Did you know that England has one of the lowest levels of tree cover anywhere in Europe?
That’s why the Heart of England Forest has teamed up with Dennis publishing to help change the face of our nation and roll back the decline!
But we also need your help – You can get England growing again with a tweet, a post or an email. Planting a tree has never been so easy!
Medical experts recommend that people should walk, on average, 10,000 steps per day to significantly benefit their health.
Well, a recent event in the Heart of England Forest saw over 250 avid walkers and runners exceed that advice by some distance in the inaugural “Heart of England Forest Marathon”, the northern section of which took in large parts of our burgeoning woodland.
Who can blame animals that hibernate through the winter, avoiding the frosty nights and cold, damp days, when food is scarce and times are hard? Hibernation is defined as ‘passing the winter in a resting state in which heartbeat, temperature and breathing rate are very low’. Naturally this conserves resources of energy and thus reduces the need for food.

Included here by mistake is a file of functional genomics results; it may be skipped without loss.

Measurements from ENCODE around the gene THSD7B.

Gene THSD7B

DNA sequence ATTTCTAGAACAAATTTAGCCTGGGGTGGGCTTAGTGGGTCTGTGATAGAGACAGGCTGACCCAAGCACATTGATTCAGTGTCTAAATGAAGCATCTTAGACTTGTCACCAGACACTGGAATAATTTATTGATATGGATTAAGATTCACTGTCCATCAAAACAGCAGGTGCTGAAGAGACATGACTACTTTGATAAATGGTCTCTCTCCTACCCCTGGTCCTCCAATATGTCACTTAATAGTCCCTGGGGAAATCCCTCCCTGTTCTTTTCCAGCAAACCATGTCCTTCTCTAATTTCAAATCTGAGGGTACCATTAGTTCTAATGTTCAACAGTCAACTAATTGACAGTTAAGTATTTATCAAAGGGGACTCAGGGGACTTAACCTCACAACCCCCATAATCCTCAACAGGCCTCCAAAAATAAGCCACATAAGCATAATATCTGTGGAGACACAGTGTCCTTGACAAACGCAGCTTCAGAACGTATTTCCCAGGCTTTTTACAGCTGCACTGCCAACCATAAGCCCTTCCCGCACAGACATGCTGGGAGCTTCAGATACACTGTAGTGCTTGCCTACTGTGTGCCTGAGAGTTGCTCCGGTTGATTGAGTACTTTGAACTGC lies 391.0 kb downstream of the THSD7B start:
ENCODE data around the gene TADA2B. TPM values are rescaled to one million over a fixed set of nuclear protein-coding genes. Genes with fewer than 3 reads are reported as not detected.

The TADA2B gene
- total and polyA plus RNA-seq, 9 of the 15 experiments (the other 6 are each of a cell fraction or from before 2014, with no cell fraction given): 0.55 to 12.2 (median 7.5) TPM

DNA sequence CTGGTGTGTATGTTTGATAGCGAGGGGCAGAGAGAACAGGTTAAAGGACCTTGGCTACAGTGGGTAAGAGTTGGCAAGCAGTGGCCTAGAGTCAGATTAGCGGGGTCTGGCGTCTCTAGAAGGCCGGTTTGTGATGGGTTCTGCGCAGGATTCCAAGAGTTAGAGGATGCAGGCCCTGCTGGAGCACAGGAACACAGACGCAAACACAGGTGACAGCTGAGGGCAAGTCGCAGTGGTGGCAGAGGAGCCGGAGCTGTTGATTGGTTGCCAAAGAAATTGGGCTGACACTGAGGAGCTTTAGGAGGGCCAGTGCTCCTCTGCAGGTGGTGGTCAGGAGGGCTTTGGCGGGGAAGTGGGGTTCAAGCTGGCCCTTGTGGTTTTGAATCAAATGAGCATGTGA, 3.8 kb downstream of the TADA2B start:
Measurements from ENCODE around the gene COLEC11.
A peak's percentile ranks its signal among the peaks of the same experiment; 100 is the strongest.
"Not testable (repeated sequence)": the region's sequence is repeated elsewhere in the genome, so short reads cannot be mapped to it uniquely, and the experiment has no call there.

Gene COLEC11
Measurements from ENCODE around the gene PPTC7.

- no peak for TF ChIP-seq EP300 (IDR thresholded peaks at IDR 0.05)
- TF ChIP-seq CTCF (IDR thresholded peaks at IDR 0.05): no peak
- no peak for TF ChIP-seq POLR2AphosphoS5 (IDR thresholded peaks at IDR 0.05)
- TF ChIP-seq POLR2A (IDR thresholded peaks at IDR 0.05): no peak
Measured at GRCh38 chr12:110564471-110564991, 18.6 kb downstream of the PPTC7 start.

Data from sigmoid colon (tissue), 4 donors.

Contrary to popular belief, though, there are only three British mammals that truly hibernate.
Mushroom or fungus-spotting can add enchantment to your woodland walk and once you start looking, you’ll see they can be found almost everywhere, especially at this time of year as many mushrooms appear after rain. The moist conditions quickly trigger the fruiting process which is why they seem to pop up overnight!
On 4 August, we had our very first volunteering day here at the forest, and it could not have gone better! All of our incredible volunteers arrived at 9.30am and began pulling up weeds in the nursery, helping to clear the ground in preparation for our seed sowing.
Led by our Head Forester, Stephen, the tall weeds were removed while the volunteers learned more about the forest and the types of plants and animals that live there.
For years now, bats have had a bad reputation. Featured in British horror novels like Dracula, they are considered more than a little creepy.
However, bats are actually a vital part of a forest’s ecosystem.